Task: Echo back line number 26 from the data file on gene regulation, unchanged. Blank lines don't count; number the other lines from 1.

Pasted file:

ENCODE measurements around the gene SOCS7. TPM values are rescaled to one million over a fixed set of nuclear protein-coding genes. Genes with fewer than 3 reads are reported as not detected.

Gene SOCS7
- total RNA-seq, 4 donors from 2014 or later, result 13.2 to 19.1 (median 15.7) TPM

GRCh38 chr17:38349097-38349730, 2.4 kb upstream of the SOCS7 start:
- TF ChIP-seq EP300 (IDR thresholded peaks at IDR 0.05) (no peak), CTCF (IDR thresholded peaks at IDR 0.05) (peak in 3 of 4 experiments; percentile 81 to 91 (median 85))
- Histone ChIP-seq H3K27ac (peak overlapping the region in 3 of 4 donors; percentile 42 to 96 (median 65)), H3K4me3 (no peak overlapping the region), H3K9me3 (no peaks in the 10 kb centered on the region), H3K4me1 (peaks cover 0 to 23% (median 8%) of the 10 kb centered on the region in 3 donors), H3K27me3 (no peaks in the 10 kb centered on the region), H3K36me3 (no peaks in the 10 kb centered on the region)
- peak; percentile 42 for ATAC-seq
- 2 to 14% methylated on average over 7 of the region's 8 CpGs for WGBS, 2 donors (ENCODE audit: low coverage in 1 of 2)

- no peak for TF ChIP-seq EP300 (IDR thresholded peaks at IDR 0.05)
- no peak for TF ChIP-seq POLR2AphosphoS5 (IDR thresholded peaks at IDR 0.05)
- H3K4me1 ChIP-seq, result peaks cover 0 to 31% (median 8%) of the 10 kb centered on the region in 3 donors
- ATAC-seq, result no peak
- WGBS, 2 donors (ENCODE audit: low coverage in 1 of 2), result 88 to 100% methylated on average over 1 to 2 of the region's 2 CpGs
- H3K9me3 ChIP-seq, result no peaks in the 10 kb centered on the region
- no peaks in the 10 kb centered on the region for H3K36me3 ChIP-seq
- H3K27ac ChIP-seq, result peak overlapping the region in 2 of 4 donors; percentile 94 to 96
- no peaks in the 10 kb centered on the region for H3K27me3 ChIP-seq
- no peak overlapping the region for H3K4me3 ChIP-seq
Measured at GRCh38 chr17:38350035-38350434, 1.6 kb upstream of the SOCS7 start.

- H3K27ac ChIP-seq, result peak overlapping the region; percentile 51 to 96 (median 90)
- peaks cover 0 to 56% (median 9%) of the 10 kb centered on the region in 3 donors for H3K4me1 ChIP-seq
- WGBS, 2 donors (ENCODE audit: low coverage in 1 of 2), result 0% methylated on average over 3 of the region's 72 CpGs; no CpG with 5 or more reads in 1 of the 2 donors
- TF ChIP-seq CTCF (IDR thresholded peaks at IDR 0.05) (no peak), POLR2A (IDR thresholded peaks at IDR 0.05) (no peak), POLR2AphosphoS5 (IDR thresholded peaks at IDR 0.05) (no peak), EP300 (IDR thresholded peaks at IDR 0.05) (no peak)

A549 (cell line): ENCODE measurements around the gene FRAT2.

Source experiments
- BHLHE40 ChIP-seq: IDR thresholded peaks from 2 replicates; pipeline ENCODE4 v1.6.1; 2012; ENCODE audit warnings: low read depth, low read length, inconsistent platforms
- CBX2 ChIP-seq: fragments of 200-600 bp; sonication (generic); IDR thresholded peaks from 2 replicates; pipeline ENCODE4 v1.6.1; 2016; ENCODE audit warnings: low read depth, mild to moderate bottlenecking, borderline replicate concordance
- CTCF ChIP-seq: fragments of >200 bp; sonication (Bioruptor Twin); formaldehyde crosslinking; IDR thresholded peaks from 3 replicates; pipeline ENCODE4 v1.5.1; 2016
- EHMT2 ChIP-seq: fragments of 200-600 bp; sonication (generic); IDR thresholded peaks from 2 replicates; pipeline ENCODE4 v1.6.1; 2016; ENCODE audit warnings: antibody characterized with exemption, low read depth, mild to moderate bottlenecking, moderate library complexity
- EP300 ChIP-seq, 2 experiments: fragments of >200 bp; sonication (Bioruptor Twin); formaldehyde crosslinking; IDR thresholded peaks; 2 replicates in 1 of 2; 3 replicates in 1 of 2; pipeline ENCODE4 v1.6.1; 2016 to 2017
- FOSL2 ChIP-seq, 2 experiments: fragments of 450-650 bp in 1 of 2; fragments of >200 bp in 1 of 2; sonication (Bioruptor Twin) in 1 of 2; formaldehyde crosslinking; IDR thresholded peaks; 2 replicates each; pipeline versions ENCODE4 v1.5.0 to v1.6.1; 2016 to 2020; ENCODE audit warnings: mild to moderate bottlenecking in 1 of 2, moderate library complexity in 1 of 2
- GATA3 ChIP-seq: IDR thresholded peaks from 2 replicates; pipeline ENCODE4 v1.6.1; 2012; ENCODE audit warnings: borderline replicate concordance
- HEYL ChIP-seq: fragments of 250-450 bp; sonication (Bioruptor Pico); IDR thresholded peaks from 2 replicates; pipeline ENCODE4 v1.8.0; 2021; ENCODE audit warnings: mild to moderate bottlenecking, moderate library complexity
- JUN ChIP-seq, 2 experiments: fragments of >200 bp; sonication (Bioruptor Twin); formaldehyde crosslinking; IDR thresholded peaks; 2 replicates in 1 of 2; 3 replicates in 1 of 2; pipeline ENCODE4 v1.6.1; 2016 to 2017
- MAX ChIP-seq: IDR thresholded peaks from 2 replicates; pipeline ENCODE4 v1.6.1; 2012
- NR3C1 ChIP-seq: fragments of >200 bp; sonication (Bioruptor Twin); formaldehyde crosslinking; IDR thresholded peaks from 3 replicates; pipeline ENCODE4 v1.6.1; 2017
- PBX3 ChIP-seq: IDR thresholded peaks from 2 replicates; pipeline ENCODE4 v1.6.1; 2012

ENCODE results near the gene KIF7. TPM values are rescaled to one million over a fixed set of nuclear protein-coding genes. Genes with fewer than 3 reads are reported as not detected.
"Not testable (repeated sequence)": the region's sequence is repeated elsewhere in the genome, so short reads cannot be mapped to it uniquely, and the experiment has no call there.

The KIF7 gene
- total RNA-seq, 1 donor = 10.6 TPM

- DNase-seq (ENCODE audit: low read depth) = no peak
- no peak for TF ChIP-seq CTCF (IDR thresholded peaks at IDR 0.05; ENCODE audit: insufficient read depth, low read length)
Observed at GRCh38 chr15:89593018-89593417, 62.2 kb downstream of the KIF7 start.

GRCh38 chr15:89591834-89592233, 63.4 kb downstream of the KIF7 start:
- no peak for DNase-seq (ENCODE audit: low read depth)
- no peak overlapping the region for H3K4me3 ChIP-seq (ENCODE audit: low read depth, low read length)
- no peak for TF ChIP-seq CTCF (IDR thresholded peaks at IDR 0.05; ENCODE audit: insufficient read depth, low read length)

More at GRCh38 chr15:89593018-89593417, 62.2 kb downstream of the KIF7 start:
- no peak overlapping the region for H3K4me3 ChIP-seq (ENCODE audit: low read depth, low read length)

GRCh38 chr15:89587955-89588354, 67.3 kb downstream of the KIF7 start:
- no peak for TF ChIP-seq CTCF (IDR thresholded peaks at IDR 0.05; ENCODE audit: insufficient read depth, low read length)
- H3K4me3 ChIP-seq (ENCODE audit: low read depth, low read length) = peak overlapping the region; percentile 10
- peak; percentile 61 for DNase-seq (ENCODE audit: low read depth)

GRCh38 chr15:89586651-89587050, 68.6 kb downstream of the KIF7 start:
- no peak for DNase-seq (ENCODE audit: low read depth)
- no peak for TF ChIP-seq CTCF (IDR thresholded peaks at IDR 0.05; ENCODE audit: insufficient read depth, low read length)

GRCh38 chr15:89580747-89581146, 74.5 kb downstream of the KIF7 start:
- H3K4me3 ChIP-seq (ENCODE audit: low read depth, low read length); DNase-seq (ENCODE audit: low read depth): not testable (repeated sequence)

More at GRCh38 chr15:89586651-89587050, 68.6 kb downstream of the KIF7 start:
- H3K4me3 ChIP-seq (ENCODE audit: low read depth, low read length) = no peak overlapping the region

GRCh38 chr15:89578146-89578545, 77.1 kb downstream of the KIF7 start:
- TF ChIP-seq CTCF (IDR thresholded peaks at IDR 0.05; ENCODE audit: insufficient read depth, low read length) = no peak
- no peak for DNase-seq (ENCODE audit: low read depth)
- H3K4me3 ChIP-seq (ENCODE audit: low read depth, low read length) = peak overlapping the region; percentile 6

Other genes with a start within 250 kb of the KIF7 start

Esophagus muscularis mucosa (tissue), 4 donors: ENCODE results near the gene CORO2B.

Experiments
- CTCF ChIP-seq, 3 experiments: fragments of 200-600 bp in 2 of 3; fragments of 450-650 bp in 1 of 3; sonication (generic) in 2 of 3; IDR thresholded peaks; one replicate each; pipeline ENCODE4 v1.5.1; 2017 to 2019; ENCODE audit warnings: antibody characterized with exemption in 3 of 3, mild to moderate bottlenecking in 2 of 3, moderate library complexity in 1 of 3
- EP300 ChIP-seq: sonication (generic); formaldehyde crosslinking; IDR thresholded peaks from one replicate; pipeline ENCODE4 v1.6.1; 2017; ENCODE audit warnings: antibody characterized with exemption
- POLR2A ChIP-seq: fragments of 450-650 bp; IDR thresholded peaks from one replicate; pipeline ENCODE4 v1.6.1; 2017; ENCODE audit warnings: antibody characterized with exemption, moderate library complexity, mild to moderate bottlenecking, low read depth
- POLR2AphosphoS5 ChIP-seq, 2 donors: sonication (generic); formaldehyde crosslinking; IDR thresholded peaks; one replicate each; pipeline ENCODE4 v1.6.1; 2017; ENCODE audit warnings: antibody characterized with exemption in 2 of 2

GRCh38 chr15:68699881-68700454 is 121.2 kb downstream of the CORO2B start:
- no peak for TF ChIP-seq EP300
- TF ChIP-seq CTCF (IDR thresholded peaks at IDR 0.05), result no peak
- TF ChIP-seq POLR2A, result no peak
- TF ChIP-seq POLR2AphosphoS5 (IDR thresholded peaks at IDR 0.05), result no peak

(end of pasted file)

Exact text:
- BHLHE40 ChIP-seq: IDR thresholded peaks from 2 replicates; pipeline ENCODE4 v1.6.1; 2012; ENCODE audit warnings: low read depth, low read length, inconsistent platforms